Fabric Manufacturing

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1 Textile fabrics: An overview

 2        A brief outline of various fabric formation systems

Weaving system

Knitting system

Braiding system

Netting and lacing systems

Nonwoven systems


3 Yarn winding


Package build

Unwinding behavior

Precision and random winding

Features of a modern surface-driven cone-winding machine


Yarn splicer

Ends-opposed pneumatic splicing

Ends-together pneumatic splicing

Principles of pneumatic splicing

Non-pneumatic splicers

Yarn cleaners

Yarn waxing

Drum winding

Drum drive

Effects of drum groove geometry

Package cradle

Peripheral features


4 Warping


Warping systems

Elements of warping systems


Leasing system

Expandable reed and length-measuring system

Drum for winding sections

Beaming systems

Further reading     


5 Yarn sizing


Importance of sizing

Sizing material

Desirable nature of bonds between adhesives and

Fiber material

Van der waals forces

Dipole-dipole interactions

Hydrogen bonds

Starch as a suitable material for sizing cotton

Boiling of starch

Acid treatment

Alkali treatment

Oxidation of starch

Typical behavior of starch as aqueous


Sizing of synthetic fibers

Hot melt adhesives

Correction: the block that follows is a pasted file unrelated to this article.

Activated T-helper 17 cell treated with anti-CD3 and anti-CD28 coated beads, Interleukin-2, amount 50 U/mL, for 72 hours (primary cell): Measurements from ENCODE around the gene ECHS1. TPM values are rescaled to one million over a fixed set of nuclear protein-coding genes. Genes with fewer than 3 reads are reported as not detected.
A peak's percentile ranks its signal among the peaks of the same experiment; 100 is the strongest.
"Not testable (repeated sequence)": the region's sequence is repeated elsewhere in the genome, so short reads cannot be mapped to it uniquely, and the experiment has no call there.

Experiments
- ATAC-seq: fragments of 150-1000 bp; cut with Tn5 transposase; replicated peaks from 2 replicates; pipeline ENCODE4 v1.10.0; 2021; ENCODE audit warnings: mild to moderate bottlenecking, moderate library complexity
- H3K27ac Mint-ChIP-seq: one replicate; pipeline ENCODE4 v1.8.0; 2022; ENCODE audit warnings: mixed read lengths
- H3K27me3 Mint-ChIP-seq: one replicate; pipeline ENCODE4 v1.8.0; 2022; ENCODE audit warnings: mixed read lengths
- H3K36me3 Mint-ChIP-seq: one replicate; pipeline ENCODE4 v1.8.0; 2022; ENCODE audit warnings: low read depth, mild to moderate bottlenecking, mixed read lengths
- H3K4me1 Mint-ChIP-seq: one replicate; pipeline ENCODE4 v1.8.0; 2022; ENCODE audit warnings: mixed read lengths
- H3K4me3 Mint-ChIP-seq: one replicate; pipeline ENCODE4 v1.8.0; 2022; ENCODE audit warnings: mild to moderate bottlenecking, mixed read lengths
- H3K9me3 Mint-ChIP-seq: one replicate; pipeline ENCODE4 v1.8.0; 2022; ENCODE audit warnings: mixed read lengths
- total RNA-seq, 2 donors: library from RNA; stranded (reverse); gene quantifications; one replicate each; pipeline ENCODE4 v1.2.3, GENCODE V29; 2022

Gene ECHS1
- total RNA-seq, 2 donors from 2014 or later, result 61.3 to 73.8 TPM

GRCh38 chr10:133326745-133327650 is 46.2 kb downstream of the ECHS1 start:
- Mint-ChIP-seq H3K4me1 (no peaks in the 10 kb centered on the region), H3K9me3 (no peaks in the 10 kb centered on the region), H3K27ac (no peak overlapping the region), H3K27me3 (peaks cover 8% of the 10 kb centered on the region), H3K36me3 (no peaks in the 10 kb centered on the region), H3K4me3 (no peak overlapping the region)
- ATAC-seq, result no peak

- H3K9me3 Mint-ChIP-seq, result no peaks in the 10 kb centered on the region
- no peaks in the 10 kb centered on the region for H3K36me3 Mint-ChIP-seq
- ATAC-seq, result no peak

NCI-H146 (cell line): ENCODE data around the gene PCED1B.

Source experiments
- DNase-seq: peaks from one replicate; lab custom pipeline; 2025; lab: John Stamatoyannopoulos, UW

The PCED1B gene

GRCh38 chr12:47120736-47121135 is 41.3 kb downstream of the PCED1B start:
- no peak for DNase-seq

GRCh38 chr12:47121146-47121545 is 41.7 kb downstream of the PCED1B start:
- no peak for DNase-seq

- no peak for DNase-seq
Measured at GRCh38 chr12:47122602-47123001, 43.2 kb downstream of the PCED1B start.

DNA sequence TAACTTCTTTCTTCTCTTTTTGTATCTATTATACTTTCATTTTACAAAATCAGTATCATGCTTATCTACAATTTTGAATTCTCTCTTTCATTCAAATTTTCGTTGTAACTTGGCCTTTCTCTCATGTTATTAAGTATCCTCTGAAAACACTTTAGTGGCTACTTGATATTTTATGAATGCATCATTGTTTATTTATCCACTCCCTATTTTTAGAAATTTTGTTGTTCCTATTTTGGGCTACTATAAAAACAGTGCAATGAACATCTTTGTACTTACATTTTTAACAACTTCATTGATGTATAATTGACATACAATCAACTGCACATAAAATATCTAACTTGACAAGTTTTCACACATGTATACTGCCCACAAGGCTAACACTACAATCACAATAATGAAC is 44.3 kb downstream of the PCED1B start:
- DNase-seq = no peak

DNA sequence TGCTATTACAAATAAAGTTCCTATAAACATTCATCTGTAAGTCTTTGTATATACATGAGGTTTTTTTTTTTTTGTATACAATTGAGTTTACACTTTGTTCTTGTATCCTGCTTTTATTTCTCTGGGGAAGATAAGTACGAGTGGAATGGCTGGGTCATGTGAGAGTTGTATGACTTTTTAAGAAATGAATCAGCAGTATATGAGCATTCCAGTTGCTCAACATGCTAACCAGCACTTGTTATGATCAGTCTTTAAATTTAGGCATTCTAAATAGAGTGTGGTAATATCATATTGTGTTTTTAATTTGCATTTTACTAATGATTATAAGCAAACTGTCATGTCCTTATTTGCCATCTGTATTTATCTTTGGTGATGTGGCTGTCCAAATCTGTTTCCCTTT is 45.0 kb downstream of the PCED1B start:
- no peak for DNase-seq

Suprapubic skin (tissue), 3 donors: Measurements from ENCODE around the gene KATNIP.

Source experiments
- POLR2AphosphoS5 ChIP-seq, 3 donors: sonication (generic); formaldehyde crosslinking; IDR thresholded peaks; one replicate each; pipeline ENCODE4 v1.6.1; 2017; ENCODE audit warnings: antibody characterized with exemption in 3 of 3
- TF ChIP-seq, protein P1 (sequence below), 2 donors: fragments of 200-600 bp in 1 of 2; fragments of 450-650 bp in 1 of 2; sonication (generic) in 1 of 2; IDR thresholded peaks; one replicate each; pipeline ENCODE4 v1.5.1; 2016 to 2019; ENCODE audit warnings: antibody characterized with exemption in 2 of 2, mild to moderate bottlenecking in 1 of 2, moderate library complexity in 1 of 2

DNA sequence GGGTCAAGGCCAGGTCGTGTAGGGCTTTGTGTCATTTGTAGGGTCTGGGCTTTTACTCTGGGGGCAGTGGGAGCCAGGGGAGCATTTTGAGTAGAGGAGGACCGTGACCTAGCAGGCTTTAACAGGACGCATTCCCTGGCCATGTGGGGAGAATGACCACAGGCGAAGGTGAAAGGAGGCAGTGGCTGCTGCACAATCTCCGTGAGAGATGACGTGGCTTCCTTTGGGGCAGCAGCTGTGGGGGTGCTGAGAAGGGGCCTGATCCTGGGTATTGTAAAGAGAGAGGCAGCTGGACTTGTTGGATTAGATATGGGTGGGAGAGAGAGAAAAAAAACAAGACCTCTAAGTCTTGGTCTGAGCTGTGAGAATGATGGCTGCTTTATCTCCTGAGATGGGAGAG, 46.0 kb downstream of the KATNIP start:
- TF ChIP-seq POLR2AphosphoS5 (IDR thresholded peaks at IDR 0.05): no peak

Sizing machine


Size box

Drying zone

Splitting zone

Beaming zone

Controls on a modern sizing machine

Stretch control

Tension control

Moisture control

Pressure control

Temperature control

Level control

Special sizing systems

Dye sizing

Single-end sizing

Hot melt sizing

Solvent sizing

Cold sizing

Feature of new sizing methods


Further reading


6. Basic weaves and the process of drawing in

Basic concepts

Identification to the basic weaves

Repeat and shift

Drafting and lifting

Methods of generating weaves

Transformation methods of fabric weave design

Process of drawing in


Further reading





7 Primary and secondary motions of a weaving loom

Basic machine elements

Principles of shedding

Shedding tappet

Shed geometry

Shed angle

Cyclic variation in yarn strain

Shed  envelope

Asymmetric shed

Staggered shed

Geometry of wrap line

Types of shed

Principles of shuttle picking


Kinematics of a picking system

Beating up


Mechanism of the beating-up process

Development of crimp and widthwise

Contraction of fabric

Stabilizing fabric width at the reed

Cloth fell displacement during beating up

Principles of take up

Principles of let off

Negative let-off motion

Positive let-off motion

Variation in warp tension


Further reading



8 Development in shedding motions

Limitations of shedding tappet

Functional principles of dobby

Principles of dobby

Principle of programming

Driving system

Limitations of dobby

Functional principles of jacquard

Selection system

Limitations of mechanical jacquard

New generation jacquards

New concepts of jacquard shedding

Next-generation shedding systems


Further reading


9 Developments in weft insertion systems

  Drawbacks of a conventional system

Basic principles of shuttles weft insertion systems

Partially guided solid carrier

Fully guided solid carrier

Basic concepts of fluid carrier

Guided fluid carrier

Completely unguided fluid carrier


Further readings




10 Features of modern shuttle less weaving systems

Machine drive and power consumption

Drive to sley

Fabric selvedge

Productivity and fabric quality

Application of electronics

Application of composite materials

QSC and automation in drawing in

Preparatory process